International Day of Charity –  Kids Helping Kids through Canadian Vision Care

International Day of Charity – Kids Helping Kids through Canadian Vision Care

We would like to share a highlight of the work that Canadian Vision Care (CVC) has done for nearly four decades. Started by a group of Optometrists Alberta in 1981, it has grown into a full-fledged registered charity organization that spans the world. CVC is proud to have created a structure where the 3 O’s (Optometry, Ophthalmology and Opticianry) work together to deliver comprehensive and integrated eye care in the developing world. Canadian vision Care has a BIG heart for helping the people in need, wherever they are in the world! Jamaica, Costa Rica, Philippines, Africa, Guyana, and most recently Cambodia are just a few places that CVC teams have visited to offer help and support.

Our family- Dr. Murphy, Dr. Osiowy, and our son Mitchell, had the opportunity to participate in a Canadian Vision Care charity project in Cambodia in March 2019. We worked with four other families, and a total of eight kids ranging from 8 – 14 years. We worked hard, in very hot and humid weather, long hours, and ultimately took care of many people. It was very rewarding to be able to work in two communities in remote areas of Cambodia. Our Cambodia Project was probably, one of the purest experiences of the Joy of Giving that any of us have had (kids & adults).

Ultimately, the theme of this project grew into “Kids Helping Kids”. Dr. Murphy stated from the perspective of a clinician having worked on many CVC projects:

“I must say that I underestimated how much real work we were going to be able to get done with the kids along. It far exceeded my realistic expectations of what could be achieved.

What they were part of is the working definition ofSYNERGY; the dimension of the kids value add exceeded expectations. Their diligent work totally enhanced the final quality and accuracy of the work we did as a team. Reliable Visual Acuity’s was the first part – not an easy task with zero English speaking community- with our having to use letter E shapes to measure the level of vision at the start of the exam – then consistency in reporting ‘Fails’ on the auto refraction instrument results (also done by the kid crew at the next station) allowed the Doctors to do better work and enabled us to see more people. It also inspired many of the local volunteers that helped with crowd control and interpretation, to spend all four days with us. When we rely on adults volunteer (Lions or Rotary club members) to do this technical work in our traditional Doctor/ Optician only projects, the varied unreliability of this data made the work much less productive or efficient.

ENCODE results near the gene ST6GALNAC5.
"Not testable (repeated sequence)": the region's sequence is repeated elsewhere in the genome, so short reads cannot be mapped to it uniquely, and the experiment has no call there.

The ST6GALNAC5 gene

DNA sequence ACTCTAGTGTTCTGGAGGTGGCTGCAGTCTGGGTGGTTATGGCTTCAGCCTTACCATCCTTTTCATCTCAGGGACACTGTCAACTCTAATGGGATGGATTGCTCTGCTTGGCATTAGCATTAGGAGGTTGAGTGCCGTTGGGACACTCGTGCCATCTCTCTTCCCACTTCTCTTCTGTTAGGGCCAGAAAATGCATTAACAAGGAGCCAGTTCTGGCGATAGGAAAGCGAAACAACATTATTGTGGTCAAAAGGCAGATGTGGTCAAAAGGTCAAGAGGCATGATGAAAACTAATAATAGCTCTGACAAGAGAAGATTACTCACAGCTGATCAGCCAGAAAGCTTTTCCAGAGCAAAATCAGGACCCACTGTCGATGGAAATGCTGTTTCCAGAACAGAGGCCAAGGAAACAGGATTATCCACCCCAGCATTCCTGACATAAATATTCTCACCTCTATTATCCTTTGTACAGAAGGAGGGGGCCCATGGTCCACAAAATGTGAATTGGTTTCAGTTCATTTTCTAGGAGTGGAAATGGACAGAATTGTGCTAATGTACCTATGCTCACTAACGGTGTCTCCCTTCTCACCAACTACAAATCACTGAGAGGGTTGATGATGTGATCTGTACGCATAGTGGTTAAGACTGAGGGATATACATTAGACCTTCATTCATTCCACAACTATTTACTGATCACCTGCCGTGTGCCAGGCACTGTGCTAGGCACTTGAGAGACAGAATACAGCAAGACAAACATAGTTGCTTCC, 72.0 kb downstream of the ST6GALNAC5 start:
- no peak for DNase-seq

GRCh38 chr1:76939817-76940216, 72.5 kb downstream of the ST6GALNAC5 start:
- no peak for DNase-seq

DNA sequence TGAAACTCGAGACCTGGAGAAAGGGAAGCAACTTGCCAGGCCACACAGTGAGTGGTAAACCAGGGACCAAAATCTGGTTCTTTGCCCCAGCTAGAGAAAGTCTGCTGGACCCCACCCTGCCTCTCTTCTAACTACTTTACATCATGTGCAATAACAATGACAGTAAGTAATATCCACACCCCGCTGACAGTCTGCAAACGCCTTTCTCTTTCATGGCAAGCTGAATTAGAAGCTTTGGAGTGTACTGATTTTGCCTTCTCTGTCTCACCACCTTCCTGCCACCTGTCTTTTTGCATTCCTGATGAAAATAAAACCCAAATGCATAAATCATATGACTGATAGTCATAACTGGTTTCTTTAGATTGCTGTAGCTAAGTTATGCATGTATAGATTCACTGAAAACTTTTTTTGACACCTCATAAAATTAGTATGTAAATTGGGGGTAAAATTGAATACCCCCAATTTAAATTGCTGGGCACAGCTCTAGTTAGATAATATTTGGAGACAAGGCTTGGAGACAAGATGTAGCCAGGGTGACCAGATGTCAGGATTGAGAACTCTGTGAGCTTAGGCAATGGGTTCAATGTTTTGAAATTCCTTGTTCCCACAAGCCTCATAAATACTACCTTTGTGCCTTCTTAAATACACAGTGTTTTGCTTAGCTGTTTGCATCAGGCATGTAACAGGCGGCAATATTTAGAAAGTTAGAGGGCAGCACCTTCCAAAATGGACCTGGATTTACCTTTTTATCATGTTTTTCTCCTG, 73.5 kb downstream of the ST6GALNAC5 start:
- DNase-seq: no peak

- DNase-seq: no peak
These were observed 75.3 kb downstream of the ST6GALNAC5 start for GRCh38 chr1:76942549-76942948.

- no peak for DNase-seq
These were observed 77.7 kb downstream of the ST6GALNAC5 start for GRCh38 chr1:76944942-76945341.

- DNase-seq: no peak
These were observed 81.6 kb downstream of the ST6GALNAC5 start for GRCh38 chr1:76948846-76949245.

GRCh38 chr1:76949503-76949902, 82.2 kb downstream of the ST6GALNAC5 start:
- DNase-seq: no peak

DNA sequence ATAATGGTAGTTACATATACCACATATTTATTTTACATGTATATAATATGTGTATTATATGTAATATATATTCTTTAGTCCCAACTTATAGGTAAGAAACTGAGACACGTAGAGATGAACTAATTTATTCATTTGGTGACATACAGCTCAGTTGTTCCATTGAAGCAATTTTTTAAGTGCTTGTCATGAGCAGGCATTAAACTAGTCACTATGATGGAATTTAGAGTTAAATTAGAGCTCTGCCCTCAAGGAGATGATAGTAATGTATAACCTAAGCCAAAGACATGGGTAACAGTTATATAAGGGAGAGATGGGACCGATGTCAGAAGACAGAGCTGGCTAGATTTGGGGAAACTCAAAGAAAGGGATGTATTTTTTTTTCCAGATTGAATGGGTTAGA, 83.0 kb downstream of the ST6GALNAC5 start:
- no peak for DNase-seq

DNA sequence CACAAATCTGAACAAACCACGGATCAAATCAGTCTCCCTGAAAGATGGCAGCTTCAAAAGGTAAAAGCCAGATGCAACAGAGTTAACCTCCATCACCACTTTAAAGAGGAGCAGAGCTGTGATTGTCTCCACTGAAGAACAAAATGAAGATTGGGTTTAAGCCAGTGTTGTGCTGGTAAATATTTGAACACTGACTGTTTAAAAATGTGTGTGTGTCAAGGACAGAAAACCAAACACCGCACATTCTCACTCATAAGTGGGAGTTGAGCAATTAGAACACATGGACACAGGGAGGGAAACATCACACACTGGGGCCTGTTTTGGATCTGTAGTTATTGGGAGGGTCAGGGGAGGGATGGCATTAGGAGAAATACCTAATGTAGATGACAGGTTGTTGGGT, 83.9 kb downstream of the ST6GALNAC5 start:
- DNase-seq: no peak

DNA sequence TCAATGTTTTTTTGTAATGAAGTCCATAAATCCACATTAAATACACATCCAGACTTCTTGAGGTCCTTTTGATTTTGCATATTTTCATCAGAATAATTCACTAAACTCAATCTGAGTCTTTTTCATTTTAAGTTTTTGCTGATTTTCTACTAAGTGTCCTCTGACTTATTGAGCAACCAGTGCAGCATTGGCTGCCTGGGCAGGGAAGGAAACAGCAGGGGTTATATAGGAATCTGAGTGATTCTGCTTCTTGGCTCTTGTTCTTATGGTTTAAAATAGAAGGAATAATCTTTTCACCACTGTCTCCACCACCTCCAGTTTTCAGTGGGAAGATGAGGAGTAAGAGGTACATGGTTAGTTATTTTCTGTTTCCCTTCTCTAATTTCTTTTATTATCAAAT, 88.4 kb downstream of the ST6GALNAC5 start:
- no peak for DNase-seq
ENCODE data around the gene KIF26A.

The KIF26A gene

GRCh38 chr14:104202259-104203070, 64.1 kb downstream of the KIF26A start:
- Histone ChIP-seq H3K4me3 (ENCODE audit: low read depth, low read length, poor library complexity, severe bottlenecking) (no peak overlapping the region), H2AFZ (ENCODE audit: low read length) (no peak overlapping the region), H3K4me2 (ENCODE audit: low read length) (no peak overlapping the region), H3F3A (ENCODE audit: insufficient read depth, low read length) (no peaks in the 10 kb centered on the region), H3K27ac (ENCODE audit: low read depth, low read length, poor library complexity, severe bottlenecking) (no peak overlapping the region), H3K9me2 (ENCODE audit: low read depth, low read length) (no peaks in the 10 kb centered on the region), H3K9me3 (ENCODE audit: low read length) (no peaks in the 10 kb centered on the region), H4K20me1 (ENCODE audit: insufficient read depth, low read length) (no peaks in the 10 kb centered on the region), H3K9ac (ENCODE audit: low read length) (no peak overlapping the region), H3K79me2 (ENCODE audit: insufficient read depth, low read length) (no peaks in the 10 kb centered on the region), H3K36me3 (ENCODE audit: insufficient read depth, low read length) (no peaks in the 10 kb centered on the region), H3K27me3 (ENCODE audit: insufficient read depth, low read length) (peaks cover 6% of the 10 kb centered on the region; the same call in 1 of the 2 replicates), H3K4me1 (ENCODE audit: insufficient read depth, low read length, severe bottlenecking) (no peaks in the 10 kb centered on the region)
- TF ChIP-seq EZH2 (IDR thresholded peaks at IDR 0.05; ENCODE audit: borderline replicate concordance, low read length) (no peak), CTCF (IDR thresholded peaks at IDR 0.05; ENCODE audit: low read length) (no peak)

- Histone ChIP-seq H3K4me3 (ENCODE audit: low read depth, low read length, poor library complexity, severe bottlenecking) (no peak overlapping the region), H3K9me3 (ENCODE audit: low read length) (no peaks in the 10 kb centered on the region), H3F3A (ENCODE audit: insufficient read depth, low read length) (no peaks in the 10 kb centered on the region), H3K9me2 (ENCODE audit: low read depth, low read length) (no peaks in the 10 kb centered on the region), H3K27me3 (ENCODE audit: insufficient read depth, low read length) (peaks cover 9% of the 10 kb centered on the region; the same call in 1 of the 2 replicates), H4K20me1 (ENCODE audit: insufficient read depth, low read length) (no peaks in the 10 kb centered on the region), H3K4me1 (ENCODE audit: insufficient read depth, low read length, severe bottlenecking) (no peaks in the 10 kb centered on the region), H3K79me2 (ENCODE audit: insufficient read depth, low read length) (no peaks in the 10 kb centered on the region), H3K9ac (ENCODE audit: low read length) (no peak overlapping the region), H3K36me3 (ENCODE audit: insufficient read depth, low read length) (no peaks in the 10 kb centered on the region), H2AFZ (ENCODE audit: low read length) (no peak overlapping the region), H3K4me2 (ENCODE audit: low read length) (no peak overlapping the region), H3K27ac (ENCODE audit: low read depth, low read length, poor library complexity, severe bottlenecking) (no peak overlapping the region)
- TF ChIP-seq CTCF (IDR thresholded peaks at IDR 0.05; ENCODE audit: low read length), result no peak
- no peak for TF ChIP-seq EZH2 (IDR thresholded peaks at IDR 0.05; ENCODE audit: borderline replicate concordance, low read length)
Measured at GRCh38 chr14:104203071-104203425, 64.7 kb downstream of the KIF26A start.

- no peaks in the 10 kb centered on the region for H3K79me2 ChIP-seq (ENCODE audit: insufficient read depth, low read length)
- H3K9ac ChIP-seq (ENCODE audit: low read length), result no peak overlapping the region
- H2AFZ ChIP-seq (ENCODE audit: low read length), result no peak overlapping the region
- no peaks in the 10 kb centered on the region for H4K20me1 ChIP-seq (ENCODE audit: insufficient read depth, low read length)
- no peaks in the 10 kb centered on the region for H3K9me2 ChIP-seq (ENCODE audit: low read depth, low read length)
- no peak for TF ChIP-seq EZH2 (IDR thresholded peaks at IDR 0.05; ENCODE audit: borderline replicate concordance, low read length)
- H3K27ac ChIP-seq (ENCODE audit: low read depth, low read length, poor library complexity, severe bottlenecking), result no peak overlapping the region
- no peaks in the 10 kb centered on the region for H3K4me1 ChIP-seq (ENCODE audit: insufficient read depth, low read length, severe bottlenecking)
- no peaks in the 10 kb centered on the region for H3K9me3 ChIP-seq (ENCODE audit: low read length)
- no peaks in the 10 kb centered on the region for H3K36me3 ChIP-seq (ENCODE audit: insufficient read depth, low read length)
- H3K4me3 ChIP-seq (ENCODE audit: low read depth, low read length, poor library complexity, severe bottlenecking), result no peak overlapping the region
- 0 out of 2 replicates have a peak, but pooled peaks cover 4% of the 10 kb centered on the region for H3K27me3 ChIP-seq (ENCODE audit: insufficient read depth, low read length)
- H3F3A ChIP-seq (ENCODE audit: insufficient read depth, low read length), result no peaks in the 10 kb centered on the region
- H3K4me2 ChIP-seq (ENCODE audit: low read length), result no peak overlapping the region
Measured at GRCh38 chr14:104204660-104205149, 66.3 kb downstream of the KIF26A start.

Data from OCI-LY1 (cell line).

On our Cambodia project, our young team members were integral to the collective success of the project. The kids each tried hard to do their best and stay focused, yet asking for help if unsure of results being recorded. All of these efforts made a big difference in knowing we got most everything right with very little eye disease missed and not diagnosed. Koodo’s to the Kids!